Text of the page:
The National Institute of Rural Development and Panchayati Raj (NIRD-PR) campus in Rajendranagar is an urban oasis. Visitors entering the campus are greeted with the sounds of birds chirping and a microclimate that feels a few degrees cooler than the rest of the city. The campus introduced a Green Protocol in April 2016 and has made significant strides in reducing carbon footprint.
A board at an intersection of roads, ahead of the main administrative block, outlines how the campus roads have been laid using 16 different technologies. For one of the roads, plastic waste has been added to coal tar mix. “The roads were in bad shape and needed to be redone. Since the Ministry of Rural Development promotes eco-friendly road technologies and NIRD-PR trains engineers, we felt we should set an example by incorporating these techniques. It is permissible to use eight to 10% plastic waste with coal tar mix, and this increases the longevity of roads,” explains W R Reddy, director-general of the institute.
When Reddy took charge as director-general in March 2016, one of the mandates was to begin working with different stakeholders and promote mission Swachh Bharat. But he observed that the NIRD-PR campus was far from clean, and plastic water bottles were piling up after training programmes. He introduced the Green Protocol, with the help Radhika Rastogi, the deputy director-general.
Bubble water dispensers and glasses were made available across the campus and hostel. Visiting delegates received information in handmade paper folders as opposed to plastic ones. The campus has its own paper recycling unit. Wherever possible, the digital dissemination of information is preferred.
“Everyone was open to these ideas,” says Reddy, adding that students of Bharatiya Vidya Bhavan within the NIRD campus were also sensitised to cut down on plastic use.
The next step was waste management. The campus has 250 houses and nearly 400 people (both students and visiting delegates) use the hostel during weekdays. Everyone was encouraged to segregate waste at source.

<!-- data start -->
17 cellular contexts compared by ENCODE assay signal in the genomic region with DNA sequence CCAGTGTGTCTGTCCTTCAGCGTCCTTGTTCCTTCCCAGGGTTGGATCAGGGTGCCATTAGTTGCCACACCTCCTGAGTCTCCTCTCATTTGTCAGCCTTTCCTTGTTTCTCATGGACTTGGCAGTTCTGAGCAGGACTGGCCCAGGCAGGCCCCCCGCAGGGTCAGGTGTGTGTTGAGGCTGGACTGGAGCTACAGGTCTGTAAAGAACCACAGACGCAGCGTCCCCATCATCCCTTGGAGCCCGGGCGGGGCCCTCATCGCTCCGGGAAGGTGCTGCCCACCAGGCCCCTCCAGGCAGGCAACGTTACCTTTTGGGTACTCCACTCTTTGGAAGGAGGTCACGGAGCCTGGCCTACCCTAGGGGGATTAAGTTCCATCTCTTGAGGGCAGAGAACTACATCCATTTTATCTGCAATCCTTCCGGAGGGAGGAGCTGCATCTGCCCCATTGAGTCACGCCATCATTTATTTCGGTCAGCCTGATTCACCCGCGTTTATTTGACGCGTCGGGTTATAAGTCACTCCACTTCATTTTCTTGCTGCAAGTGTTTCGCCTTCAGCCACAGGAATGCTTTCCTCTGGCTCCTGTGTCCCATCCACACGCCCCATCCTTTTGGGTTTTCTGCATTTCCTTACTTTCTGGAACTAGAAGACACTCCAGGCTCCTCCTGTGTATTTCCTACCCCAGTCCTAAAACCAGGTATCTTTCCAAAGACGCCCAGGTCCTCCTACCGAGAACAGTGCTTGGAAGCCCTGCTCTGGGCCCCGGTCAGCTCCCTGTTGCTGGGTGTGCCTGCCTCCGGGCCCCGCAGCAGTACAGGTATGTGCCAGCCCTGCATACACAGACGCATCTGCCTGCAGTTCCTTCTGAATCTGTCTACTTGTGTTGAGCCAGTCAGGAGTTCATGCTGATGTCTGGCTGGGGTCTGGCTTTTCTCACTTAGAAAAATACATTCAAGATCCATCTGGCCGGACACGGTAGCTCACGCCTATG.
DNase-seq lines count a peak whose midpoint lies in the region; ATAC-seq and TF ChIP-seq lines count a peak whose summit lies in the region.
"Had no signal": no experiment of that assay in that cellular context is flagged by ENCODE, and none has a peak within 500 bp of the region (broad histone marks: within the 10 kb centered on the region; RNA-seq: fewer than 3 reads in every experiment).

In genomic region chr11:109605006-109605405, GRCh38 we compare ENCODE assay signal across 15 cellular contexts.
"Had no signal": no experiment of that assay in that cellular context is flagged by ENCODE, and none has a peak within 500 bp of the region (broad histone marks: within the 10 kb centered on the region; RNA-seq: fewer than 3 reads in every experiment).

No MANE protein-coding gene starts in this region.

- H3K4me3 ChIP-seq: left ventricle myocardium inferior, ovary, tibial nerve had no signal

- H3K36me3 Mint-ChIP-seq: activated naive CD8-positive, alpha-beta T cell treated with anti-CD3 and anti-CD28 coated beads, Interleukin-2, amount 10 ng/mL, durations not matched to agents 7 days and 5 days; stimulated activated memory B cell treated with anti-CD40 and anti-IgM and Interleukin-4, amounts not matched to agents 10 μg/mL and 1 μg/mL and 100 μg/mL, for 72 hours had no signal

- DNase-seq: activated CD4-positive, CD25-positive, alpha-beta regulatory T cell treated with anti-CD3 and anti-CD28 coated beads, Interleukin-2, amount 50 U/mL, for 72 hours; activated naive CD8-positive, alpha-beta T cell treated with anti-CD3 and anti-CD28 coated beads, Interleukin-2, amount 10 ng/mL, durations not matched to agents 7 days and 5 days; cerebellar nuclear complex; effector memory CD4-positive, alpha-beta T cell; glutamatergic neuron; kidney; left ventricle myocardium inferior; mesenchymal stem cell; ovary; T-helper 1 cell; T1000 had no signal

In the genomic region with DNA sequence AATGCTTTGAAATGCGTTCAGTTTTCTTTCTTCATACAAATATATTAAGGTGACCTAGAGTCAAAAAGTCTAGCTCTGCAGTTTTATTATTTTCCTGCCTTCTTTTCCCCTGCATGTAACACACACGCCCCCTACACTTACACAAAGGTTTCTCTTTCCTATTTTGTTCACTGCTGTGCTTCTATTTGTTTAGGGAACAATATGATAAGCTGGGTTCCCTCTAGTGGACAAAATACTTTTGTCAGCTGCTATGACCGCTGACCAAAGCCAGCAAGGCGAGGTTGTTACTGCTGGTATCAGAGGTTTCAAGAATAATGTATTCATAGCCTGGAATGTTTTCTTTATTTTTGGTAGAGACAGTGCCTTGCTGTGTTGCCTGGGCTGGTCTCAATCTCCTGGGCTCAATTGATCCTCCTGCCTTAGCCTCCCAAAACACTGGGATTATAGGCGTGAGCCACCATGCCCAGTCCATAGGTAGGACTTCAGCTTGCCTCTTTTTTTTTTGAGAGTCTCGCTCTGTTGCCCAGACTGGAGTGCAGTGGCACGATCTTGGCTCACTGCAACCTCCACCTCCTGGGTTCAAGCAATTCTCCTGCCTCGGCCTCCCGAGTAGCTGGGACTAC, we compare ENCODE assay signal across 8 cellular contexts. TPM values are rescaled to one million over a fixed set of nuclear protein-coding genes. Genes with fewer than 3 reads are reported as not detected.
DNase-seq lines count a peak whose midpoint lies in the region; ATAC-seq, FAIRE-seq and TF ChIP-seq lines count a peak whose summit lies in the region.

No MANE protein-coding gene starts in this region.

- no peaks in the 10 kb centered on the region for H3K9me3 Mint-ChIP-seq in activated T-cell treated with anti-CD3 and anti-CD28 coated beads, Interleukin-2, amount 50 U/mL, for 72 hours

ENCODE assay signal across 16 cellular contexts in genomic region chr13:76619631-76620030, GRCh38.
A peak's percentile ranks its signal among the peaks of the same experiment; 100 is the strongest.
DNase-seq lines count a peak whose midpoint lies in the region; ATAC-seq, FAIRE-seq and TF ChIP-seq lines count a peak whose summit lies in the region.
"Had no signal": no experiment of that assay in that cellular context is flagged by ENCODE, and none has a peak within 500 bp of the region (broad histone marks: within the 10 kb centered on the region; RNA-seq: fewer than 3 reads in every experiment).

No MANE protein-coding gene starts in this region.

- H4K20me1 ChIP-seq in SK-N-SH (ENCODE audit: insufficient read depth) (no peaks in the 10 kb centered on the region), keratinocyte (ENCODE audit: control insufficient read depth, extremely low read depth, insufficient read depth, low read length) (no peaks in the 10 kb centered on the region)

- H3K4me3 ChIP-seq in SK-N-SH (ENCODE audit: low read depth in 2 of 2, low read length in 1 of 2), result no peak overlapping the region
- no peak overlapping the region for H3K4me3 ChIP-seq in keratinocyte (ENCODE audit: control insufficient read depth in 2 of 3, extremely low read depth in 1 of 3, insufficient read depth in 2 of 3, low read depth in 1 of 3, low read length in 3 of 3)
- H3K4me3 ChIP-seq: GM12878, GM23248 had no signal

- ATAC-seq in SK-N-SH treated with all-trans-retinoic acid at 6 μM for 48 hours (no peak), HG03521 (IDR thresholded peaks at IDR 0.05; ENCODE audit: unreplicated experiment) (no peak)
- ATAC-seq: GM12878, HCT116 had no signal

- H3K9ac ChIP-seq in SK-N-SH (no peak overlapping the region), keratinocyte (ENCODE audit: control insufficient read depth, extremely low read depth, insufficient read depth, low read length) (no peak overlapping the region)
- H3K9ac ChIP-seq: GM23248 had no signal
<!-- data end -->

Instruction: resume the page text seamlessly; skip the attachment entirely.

- NIRD-PR has published a Standard Operating Procedure (SOP) guide detailing its green protocol, and a book explaining its building technologies. For more details on the SOP guide and the book, look up www.nirdpr.org.in
Sanitation workers were provided electric battery-operated vehicles to collect the segregated waste. A 250kg biomethane plant was set up. Biofuel generated from the wet waste is now used for cooking purposes in the hostel. Heaps of dry leaves collected in the campus is composted to make green manure for the gardens.
A sewage treatment plant (STP) provides around four lakh litres of recycled water each day and this meets 70% of the water requirement for the gardens.
Reddy has observed a chain reaction with delegates incorporating some of these measures in their own offices. “Things are working well, sometimes people tend to revert to old habits. Again we nudge them to fall in line,” he says with a laugh.
Home, cool home
The Rural Technology Park (RTP) located within the NIRD-PR campus promotes eco-friendly constructions and has demo houses. W R Reddy’s residence at NIRD is a demo house in itself, built following sustainable architecture guidelines, using locally available materials. The house won the green building award at HUDCO Design Awards 2018.
The RTP has the facility to make compressed mud blocks; these are not burnt, and are thermal efficient. The use of compressed mud blocks in different sizes helps minimise the use of cement and filler materials.
Reddy opted for plain mud-plastered walls and bamboo railings for stairways. Cut pieces of leftover bamboo have gone into designing artistic installations in the atrium.
The design allows plenty of natural light, reducing the dependence on electricity during the day. “We tested and found that the house is four to five degrees cooler than the surroundings. Air conditioners have been installed only in bedrooms, which are used if required for harsh summers,” says Reddy.
Tandur stone was preferred over marble and tiles transported from Rajasthan, to bring down the carbon footprint and ensure cooler roof surfaces. The 5000 square feet house, Reddy informs, was constructed at ₹1500 per square feet (all inclusive) and the cost incurred for the entire house was around ₹75 lakh.
Engineers who come for training at NIRD-PR take a look at this and other demo houses, all of which are equipped with rainwater harvesting, greywater recycling and solar panels.
Reddy feels villas in gated communities (ground plus one or two floors) can be built using similar compressed mud blocks.
He observes that it’s easier to promote sustainable architecture in urban areas, “Concrete houses have an aspirational value to those in rural areas. When we suggest mud blocks, they feel we (in the city) live in concrete houses but are asking them to build mud houses.”
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